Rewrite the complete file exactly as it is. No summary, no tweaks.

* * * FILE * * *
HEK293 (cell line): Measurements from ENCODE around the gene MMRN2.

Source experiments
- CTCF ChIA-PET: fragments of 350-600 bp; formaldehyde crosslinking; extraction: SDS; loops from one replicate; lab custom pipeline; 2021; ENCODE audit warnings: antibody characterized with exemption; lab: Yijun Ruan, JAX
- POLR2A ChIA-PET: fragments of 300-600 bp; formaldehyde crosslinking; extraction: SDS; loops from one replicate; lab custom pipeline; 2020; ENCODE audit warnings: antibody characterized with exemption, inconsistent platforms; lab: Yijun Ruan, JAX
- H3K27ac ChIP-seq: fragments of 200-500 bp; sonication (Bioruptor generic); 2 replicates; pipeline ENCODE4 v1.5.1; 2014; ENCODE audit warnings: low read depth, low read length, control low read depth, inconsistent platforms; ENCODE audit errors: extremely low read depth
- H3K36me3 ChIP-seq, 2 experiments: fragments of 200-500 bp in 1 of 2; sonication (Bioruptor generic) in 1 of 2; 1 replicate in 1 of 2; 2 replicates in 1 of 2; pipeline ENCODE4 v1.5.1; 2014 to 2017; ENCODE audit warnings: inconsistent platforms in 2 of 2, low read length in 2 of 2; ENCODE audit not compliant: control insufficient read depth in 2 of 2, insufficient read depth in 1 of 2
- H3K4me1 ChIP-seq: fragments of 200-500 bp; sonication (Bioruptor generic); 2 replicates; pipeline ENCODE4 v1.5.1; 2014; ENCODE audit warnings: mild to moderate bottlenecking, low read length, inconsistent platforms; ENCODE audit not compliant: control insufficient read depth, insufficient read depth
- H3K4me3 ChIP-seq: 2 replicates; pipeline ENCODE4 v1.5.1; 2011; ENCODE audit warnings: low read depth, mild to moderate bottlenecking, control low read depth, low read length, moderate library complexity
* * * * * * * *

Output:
HEK293 (cell line): Measurements from ENCODE around the gene MMRN2.

Source experiments
- CTCF ChIA-PET: fragments of 350-600 bp; formaldehyde crosslinking; extraction: SDS; loops from one replicate; lab custom pipeline; 2021; ENCODE audit warnings: antibody characterized with exemption; lab: Yijun Ruan, JAX
- POLR2A ChIA-PET: fragments of 300-600 bp; formaldehyde crosslinking; extraction: SDS; loops from one replicate; lab custom pipeline; 2020; ENCODE audit warnings: antibody characterized with exemption, inconsistent platforms; lab: Yijun Ruan, JAX
- H3K27ac ChIP-seq: fragments of 200-500 bp; sonication (Bioruptor generic); 2 replicates; pipeline ENCODE4 v1.5.1; 2014; ENCODE audit warnings: low read depth, low read length, control low read depth, inconsistent platforms; ENCODE audit errors: extremely low read depth
- H3K36me3 ChIP-seq, 2 experiments: fragments of 200-500 bp in 1 of 2; sonication (Bioruptor generic) in 1 of 2; 1 replicate in 1 of 2; 2 replicates in 1 of 2; pipeline ENCODE4 v1.5.1; 2014 to 2017; ENCODE audit warnings: inconsistent platforms in 2 of 2, low read length in 2 of 2; ENCODE audit not compliant: control insufficient read depth in 2 of 2, insufficient read depth in 1 of 2
- H3K4me1 ChIP-seq: fragments of 200-500 bp; sonication (Bioruptor generic); 2 replicates; pipeline ENCODE4 v1.5.1; 2014; ENCODE audit warnings: mild to moderate bottlenecking, low read length, inconsistent platforms; ENCODE audit not compliant: control insufficient read depth, insufficient read depth
- H3K4me3 ChIP-seq: 2 replicates; pipeline ENCODE4 v1.5.1; 2011; ENCODE audit warnings: low read depth, mild to moderate bottlenecking, control low read depth, low read length, moderate library complexity